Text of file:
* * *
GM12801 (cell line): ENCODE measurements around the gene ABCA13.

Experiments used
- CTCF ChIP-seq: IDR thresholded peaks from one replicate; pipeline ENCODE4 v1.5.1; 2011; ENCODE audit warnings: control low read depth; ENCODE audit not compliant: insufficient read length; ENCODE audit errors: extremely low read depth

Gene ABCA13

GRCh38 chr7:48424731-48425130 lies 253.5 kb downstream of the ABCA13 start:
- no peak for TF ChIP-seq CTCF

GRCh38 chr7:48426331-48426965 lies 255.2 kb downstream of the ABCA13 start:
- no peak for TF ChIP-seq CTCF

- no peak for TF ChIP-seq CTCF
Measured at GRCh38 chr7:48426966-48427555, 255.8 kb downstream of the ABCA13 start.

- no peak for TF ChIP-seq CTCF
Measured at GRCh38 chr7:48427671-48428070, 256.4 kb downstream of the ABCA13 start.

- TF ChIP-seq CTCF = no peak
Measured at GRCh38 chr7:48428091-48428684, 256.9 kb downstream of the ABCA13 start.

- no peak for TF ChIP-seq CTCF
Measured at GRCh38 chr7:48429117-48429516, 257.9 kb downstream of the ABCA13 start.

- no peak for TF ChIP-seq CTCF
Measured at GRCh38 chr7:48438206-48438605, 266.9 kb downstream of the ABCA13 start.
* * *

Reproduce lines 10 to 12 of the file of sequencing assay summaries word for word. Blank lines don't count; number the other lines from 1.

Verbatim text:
Measured at GRCh38 chr7:48426966-48427555, 255.8 kb downstream of the ABCA13 start.

- no peak for TF ChIP-seq CTCF
Measured at GRCh38 chr7:48427671-48428070, 256.4 kb downstream of the ABCA13 start.